By Dennis D. Rooney
A Ukrainian native now residing in Montréal, Québec, Serhiy Salov’s shoulder-length hair and all-black dress bore more than a casual resemblance to Franz Liszt. But that virtuoso pianist composer’s music was not on the program of Mozart and Debussy that Salov played at the Mainly Mozart Festival XXIV on June 11 at the Alhambra Ballroom in Coral Gables’s Biltmore Hotel.
The ballroom is a handsome space in Spanish Renaissance style that recalls the heyday of Coral Gables. The Steinway D grand in place was in general well-suited to the room’s acoustics but was voiced rather aggressively in its upper register, with the result that what should have sparkled tended to buzz harshly.
Salov began with Mozart’s Sonata in C, K. 333. After his move to Vienna in 1781, one of Mozart’s prime sources of income was teaching the piano to mainly aristocratic pupils. Most of his piano sonatas were composed for that purpose. Although there are many movements that mirror Mozart’s vocal style, for the most part the manner is galant and they lack both the innovation of Haydn’s works in that form, or the genre-busting ones by Beethoven.
In the first movement of K. 333, the development and recapitulation is more interesting than the exposition, but the most interesting music is in the Andante cantabile second movement, where a dramatic interlude in F minor changes the entire mood. Salov gave full value to those elements as well as the amiable finale.
He then embarked on his own transcription for solo piano of Debussy’s three Nocturnes, originally an orchestral work from 1899. Ravel arranged it for two pianos and Emil Gilels played an earlier solo transcription of the second one, Fêtes, by the English pianist Leonard Borwick. The chordal, entirely homophonic texture of the first one, Nuages (Clouds), made an easy transition to the keyboard. The bustle and riotous color of Fêtes (Festivals) contains more than can easily be encompassed by two hands, despite Salov’s enterprising attempt. Sirènes (Sirens), has always been considered the weakest of these three, testified to by its frequent omission in concert, particularly because of the need to engage a chorus of women’s voices to sing wordlessly. Salov did fine by the textures but could not disguise the music’s essential aimlessness.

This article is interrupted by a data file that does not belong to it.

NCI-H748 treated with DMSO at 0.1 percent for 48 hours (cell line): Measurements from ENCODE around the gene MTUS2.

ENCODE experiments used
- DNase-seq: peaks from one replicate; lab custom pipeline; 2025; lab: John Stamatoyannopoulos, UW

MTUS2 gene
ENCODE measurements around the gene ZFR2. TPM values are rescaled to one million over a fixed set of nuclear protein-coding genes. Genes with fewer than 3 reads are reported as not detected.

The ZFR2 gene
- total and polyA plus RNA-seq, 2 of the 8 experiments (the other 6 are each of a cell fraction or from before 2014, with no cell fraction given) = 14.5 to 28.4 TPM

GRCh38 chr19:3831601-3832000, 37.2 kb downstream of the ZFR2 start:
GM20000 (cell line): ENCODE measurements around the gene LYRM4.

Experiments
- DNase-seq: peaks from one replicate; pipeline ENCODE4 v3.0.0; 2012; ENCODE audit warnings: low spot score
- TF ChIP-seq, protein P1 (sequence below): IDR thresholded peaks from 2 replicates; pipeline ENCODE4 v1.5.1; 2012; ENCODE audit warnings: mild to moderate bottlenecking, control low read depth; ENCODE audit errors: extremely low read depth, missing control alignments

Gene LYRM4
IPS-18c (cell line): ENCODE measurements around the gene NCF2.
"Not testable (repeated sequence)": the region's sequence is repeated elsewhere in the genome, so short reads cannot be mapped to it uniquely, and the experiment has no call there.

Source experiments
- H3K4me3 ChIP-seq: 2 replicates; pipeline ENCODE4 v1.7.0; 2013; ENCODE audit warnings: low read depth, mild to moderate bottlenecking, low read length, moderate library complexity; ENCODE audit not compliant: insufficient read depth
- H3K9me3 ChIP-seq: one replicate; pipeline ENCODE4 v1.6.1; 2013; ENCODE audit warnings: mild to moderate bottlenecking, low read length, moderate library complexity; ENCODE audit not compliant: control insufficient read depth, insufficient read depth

After intermission, Salov performed Mozart’s Sonata in D, K. 576, composed in July 1789 as part of a set of six for Princess Friederike Luise of Prussia. At the same time, Mozart was working on a set of six string quartets for her father, King Frederick William I, which have become known as the “Prussian” Quartets. By 1789, Mozart had encountered works of Bach and Handel, and studied counterpoint, which is easily discernible in the contrapuntal textures of K. 576. It is a challenge for amateurs but advanced players can fully explore its virtuoso elements.
Salov was most attentive to the tension of the Allegro’s development. In the succeeding Adagio, he nourished the music’s harmonic exploration and frequent chromaticism despite being a little deficient in pulse. I found the Allegretto finale episodic and marred by some gratuitous explosive accents.
Salov’s most eloquent performance was of Debussy’s Des pas sur la neige (Footsteps in the Snow) from the first book of Préludes. The title made it an odd choice for a warm Florida afternoon but he captured the wintry mood, with its spare but intense expression, expertly.
The published portion of the program ended with Mozart’s Fantasy in D minor, K. 397. Dating from 1782, the final 10 measures are not by Mozart and usually attributed to August Eberhard Müller, who, at the request of Mozart’s widow, Constanze, completed it to permit its publication. The D minor key, the same as that of Don Giovanni and the Requiem, is a dramatic one for Mozart, which has ensured its popularity with pianists, as well as its easily managed technical requirements. Salov dispatched it smartly.
Before intermission, the audience was invited to submit subjects for improvisation, which were put in a box from which Salov pulled one by a student. He then proceeded to offer successive improvisations in the manner of Debussy, Chopin (a mazurka), Rachmaninov, Bach and Handel. The final one reminded us that Tchaikovsky’s favorite composer was Mozart, as Salov created a Mozartean improvisation as the Russian composer might have done.